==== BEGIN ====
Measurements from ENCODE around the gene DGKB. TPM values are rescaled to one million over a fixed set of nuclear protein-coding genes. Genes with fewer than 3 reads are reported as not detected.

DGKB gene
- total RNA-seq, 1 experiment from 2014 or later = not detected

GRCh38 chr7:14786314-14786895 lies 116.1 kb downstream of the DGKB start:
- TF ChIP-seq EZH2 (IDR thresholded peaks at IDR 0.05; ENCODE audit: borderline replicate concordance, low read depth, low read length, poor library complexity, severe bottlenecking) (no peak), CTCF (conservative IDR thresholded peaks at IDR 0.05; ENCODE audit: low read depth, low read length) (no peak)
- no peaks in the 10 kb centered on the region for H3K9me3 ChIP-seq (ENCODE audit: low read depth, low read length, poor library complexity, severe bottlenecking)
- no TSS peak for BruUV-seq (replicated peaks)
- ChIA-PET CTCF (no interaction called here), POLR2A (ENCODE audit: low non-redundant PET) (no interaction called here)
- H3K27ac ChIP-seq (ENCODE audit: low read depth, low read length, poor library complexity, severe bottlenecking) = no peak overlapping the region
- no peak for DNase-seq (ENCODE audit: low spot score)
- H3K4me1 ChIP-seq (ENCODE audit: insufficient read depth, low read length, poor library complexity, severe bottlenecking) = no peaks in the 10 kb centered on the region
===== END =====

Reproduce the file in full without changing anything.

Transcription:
Measurements from ENCODE around the gene DGKB. TPM values are rescaled to one million over a fixed set of nuclear protein-coding genes. Genes with fewer than 3 reads are reported as not detected.

DGKB gene
- total RNA-seq, 1 experiment from 2014 or later = not detected

GRCh38 chr7:14786314-14786895 lies 116.1 kb downstream of the DGKB start:
- TF ChIP-seq EZH2 (IDR thresholded peaks at IDR 0.05; ENCODE audit: borderline replicate concordance, low read depth, low read length, poor library complexity, severe bottlenecking) (no peak), CTCF (conservative IDR thresholded peaks at IDR 0.05; ENCODE audit: low read depth, low read length) (no peak)
- no peaks in the 10 kb centered on the region for H3K9me3 ChIP-seq (ENCODE audit: low read depth, low read length, poor library complexity, severe bottlenecking)
- no TSS peak for BruUV-seq (replicated peaks)
- ChIA-PET CTCF (no interaction called here), POLR2A (ENCODE audit: low non-redundant PET) (no interaction called here)
- H3K27ac ChIP-seq (ENCODE audit: low read depth, low read length, poor library complexity, severe bottlenecking) = no peak overlapping the region
- no peak for DNase-seq (ENCODE audit: low spot score)
- H3K4me1 ChIP-seq (ENCODE audit: insufficient read depth, low read length, poor library complexity, severe bottlenecking) = no peaks in the 10 kb centered on the region